The first of the six tales, the one that gives the book its title, is slightly based on The Hound of the Baskervilles; the other five make no pretence of being connected to anything in the Canon. However, there are plenty of allusions to such authentic details as three-pipe problems, Mrs. Hudson, Moriarty, Mycroft, and even Watson's military service (with the King's Own Anachronisms). The best recurring joke in the book — unless the reader truly fancies excrement in inappropriate places — is the way Holmes fawns on wealthy clients, caressing their feet when he is not actually picking their pockets.
Wood relies heavily on incongruous language, and sometimes manages to make it genuinely funny: "After a seeming eternity we arrived at our destination. Holmes raced out of the carriage, his every sense agog, aquiline hooter pulsating with the sea air and heady scent of clues." Aquiline hooter: can't wait to see that one enter the mainstream of Sherlockian discourse. However, and unfortunately, he can't carry it off for any length of time. Grammatical errors in the book must number in the hundreds, and the whole thing would be far funnier if the author had taken the trouble to imitate Victorian diction more closely (and get some details, such as the style of titles, correct).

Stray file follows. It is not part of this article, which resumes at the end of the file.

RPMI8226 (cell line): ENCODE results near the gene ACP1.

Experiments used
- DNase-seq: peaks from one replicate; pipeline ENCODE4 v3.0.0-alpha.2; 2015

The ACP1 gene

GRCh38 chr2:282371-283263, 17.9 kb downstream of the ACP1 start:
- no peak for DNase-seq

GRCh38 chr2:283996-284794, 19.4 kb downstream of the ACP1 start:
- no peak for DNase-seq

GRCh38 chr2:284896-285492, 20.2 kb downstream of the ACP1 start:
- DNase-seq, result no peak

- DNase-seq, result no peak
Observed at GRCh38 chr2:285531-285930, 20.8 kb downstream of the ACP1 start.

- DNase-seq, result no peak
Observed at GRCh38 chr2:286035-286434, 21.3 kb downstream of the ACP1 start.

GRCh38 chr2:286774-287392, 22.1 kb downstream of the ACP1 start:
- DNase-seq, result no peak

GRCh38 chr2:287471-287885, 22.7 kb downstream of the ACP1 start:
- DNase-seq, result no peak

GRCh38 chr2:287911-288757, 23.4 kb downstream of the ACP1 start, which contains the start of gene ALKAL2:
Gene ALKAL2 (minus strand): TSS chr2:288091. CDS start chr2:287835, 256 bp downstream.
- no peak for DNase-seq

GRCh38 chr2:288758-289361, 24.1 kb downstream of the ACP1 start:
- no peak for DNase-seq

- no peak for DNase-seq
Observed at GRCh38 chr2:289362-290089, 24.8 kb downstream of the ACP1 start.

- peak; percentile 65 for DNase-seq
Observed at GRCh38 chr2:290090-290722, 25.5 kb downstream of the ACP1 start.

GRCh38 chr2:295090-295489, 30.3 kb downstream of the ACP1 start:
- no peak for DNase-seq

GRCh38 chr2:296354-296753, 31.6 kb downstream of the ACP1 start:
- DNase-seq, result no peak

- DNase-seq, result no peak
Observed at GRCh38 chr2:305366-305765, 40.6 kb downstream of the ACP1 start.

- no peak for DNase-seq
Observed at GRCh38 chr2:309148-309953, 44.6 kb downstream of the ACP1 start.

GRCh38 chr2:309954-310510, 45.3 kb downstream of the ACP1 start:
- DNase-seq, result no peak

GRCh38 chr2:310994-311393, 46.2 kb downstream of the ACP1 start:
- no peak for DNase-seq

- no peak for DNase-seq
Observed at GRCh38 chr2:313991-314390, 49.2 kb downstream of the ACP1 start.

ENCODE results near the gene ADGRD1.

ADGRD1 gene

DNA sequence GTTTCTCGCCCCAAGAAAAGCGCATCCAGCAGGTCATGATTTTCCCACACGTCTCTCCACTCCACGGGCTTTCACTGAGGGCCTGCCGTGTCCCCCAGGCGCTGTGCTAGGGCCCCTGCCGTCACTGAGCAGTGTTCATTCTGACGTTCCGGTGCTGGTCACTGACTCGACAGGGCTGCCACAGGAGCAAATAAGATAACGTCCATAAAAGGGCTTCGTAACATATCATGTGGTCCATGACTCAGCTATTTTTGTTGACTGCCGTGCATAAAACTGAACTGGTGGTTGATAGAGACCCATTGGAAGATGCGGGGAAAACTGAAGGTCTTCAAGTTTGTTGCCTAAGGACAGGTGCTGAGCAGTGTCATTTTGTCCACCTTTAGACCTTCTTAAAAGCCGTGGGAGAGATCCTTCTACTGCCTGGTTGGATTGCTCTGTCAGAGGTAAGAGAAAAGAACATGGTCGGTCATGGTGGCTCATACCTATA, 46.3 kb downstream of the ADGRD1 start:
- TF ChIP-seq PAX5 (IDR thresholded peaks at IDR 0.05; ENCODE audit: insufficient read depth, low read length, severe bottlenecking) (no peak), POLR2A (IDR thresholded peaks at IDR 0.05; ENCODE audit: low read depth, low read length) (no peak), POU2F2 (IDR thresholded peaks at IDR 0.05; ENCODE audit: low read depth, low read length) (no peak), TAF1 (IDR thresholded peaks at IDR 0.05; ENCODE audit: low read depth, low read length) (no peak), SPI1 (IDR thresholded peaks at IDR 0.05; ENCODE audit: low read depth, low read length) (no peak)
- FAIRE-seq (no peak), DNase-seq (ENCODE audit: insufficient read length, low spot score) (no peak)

It's not clear who is the intended audience for this book; teenagers, the principal audience for "turds" and "gigantic funsacks", would find it tedious, and grownups — most of all, grownup Sherlockians — would surely expect it done better. However, the author apparently has also perpetrated Sherlock Holmes and the Flying Zombie Death Monkeys, so there must have been some positive response to the first volume. Or perhaps I am the only reader who thinks "Moriarty hired a monkey trained to drop people's trousers" is not the last word in wit.
Copyright © Chris Redmond 2014